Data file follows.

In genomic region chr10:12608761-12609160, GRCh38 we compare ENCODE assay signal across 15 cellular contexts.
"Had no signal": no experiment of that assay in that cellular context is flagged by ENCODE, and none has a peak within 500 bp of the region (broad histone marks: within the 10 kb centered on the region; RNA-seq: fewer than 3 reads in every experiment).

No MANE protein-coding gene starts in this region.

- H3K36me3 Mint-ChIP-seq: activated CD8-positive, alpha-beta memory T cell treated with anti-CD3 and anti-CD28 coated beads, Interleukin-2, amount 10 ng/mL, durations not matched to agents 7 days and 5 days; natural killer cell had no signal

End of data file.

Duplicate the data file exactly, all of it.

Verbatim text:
In genomic region chr10:12608761-12609160, GRCh38 we compare ENCODE assay signal across 15 cellular contexts.
"Had no signal": no experiment of that assay in that cellular context is flagged by ENCODE, and none has a peak within 500 bp of the region (broad histone marks: within the 10 kb centered on the region; RNA-seq: fewer than 3 reads in every experiment).

No MANE protein-coding gene starts in this region.

- H3K36me3 Mint-ChIP-seq: activated CD8-positive, alpha-beta memory T cell treated with anti-CD3 and anti-CD28 coated beads, Interleukin-2, amount 10 ng/mL, durations not matched to agents 7 days and 5 days; natural killer cell had no signal